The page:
“…One subject up for discussion will be regular intergovernmental assessments of scientific advances that can support the work of U.N. agencies dealing with natural disasters. The introduction of such a forum would be an important step forward: the enormous human and economic loss associated with natural disasters dwarfs the total loss associated with all other disasters, but it could be reduced through better science. … The U.N. meeting has potential not just to vet implementation of the Hyogo agenda, but also to set ambitious post-2015 frameworks for disaster risk reduction. One important development may be the creation of an inter-governmental platform” (3/13).

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From the Global Health Policy Community

State Department Report Highlights PPPs, Work On Global Challenges

U.S. Department of State’s “DipNote”: What Global Challenges Could Best Be Addressed by Public-Private Partnerships?
“The U.S. Department of State, USAID, and Concordia International hosted Global Partnerships Week, March 9-15, 2015. … The 2015 State of Global Partnerships Report released this week outlines a number of important public-private partnerships that are tackling critical issues around the world” (3/13).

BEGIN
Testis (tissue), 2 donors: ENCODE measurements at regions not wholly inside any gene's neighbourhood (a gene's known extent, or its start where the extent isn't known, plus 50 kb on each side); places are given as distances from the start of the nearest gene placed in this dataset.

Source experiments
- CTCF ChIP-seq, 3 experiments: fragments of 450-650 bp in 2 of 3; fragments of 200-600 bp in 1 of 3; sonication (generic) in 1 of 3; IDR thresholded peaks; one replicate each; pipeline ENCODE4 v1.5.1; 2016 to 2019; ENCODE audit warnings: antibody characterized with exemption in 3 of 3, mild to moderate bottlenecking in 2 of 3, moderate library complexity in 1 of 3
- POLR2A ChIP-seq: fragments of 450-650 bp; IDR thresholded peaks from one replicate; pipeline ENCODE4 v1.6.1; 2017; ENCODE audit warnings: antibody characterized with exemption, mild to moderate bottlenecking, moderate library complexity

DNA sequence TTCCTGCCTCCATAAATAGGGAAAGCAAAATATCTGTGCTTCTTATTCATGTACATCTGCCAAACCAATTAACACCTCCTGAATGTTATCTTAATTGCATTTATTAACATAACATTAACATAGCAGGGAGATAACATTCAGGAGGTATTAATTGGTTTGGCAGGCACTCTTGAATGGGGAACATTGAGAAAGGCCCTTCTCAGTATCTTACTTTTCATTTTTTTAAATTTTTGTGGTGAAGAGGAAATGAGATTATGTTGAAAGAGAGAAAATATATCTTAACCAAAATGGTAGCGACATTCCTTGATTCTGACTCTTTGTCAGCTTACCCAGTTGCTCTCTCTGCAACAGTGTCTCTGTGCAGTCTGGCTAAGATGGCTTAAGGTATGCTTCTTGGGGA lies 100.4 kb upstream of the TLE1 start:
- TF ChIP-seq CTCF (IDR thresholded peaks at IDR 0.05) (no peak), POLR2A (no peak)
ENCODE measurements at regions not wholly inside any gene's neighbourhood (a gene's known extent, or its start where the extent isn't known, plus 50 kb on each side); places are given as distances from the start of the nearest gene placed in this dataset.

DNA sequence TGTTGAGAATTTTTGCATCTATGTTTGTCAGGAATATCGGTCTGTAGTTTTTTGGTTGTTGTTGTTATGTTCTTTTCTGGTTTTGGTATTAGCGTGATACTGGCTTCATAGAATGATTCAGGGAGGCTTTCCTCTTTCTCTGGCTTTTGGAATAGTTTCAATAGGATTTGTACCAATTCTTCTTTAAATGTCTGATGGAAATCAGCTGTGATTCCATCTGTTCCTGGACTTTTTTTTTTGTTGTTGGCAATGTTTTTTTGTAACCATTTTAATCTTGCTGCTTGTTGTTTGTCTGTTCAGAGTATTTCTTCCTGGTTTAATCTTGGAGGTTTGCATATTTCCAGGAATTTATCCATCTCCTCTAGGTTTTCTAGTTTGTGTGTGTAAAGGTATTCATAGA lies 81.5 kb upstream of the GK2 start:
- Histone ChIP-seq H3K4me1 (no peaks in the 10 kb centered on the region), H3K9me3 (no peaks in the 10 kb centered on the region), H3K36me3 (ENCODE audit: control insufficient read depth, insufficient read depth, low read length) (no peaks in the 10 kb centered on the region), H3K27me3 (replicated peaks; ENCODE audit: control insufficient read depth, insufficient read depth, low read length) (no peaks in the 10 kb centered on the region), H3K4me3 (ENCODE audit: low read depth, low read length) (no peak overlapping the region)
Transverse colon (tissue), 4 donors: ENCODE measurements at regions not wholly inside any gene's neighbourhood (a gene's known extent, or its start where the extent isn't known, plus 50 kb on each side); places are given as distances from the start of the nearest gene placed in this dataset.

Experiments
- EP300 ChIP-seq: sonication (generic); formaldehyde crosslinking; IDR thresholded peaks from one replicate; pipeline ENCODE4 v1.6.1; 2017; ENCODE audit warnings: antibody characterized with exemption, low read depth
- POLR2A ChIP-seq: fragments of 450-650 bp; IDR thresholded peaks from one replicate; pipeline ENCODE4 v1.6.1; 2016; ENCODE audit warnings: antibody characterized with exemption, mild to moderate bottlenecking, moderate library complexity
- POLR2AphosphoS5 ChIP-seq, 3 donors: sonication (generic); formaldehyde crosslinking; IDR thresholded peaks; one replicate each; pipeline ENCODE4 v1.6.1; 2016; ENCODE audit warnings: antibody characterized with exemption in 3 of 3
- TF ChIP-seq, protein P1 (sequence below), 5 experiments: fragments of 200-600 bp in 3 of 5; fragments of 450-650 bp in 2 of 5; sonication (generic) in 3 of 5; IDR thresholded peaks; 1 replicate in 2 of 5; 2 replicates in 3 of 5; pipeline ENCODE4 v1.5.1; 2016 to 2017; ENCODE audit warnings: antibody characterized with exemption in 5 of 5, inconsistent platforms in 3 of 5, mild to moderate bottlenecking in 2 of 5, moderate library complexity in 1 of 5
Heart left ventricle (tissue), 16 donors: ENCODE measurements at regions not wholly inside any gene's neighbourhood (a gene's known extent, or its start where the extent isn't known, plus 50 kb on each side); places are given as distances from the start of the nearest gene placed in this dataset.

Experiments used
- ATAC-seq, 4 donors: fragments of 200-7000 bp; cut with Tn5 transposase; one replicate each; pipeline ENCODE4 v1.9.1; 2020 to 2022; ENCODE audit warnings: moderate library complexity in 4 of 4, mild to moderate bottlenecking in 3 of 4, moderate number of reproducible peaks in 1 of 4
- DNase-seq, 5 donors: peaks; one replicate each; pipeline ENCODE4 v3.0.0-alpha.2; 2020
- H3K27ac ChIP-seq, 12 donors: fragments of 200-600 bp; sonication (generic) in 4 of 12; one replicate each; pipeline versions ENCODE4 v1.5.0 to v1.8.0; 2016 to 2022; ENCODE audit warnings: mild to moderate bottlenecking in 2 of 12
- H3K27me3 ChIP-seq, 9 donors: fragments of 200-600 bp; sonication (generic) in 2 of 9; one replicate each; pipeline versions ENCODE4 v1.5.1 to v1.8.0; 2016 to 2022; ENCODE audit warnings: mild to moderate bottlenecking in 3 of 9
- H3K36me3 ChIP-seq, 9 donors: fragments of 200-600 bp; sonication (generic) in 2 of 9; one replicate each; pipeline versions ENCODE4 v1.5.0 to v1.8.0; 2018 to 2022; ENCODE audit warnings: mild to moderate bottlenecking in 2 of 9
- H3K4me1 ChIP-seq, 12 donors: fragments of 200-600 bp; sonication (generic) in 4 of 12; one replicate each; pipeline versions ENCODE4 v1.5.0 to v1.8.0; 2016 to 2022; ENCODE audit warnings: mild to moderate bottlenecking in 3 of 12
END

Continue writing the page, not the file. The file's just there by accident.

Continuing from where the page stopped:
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USAID Works To Build Resilience, Respond To Natural Hazards

USAID’s “IMPACTblog”: New Steps in Disaster Risk Reduction
Sezin Tokar, a hydrometeorological hazards adviser with USAID’s Office of U.S. Foreign Disaster Assistance, discusses the goals of the Third U.N. World Conference on Disaster Risk Reduction and how USAID works to build resilience and respond to natural disasters (3/13).

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Oxfam America Report Examines Feed The Future Initiative

Oxfam America’s “Politics of Poverty”: Is Feed the Future leading to lasting improvements to global food security?
Emmanuel Tumusiime, a researcher on economic justice and agriculture at Oxfam America, discusses Oxfam America’s new report analyzing the impact of the U.S. government’s Feed the Future initiative. The “framework of analysis emphasized four key themes: inclusiveness, empowerment, aid effectiveness, and sustainability — key areas central to ending hunger and extreme poverty…” (3/13).